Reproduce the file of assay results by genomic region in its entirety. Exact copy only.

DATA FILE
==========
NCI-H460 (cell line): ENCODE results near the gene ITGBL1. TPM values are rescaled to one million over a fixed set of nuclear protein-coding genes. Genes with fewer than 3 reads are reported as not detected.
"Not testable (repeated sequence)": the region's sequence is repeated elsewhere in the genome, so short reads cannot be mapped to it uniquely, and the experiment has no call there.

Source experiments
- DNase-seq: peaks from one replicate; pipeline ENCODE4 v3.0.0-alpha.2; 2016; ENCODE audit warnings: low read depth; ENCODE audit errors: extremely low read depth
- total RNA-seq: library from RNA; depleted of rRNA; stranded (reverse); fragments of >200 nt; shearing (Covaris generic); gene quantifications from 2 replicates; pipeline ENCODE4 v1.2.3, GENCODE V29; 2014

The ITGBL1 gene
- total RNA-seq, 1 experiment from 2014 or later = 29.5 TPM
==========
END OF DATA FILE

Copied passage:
NCI-H460 (cell line): ENCODE results near the gene ITGBL1. TPM values are rescaled to one million over a fixed set of nuclear protein-coding genes. Genes with fewer than 3 reads are reported as not detected.
"Not testable (repeated sequence)": the region's sequence is repeated elsewhere in the genome, so short reads cannot be mapped to it uniquely, and the experiment has no call there.

Source experiments
- DNase-seq: peaks from one replicate; pipeline ENCODE4 v3.0.0-alpha.2; 2016; ENCODE audit warnings: low read depth; ENCODE audit errors: extremely low read depth
- total RNA-seq: library from RNA; depleted of rRNA; stranded (reverse); fragments of >200 nt; shearing (Covaris generic); gene quantifications from 2 replicates; pipeline ENCODE4 v1.2.3, GENCODE V29; 2014

The ITGBL1 gene
- total RNA-seq, 1 experiment from 2014 or later = 29.5 TPM